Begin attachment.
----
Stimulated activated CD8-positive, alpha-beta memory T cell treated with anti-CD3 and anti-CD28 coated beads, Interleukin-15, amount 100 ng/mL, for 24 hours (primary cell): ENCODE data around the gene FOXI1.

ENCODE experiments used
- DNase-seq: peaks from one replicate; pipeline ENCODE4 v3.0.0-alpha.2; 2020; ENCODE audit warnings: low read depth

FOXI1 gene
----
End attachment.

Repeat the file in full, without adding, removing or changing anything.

Stimulated activated CD8-positive, alpha-beta memory T cell treated with anti-CD3 and anti-CD28 coated beads, Interleukin-15, amount 100 ng/mL, for 24 hours (primary cell): ENCODE data around the gene FOXI1.

ENCODE experiments used
- DNase-seq: peaks from one replicate; pipeline ENCODE4 v3.0.0-alpha.2; 2020; ENCODE audit warnings: low read depth

FOXI1 gene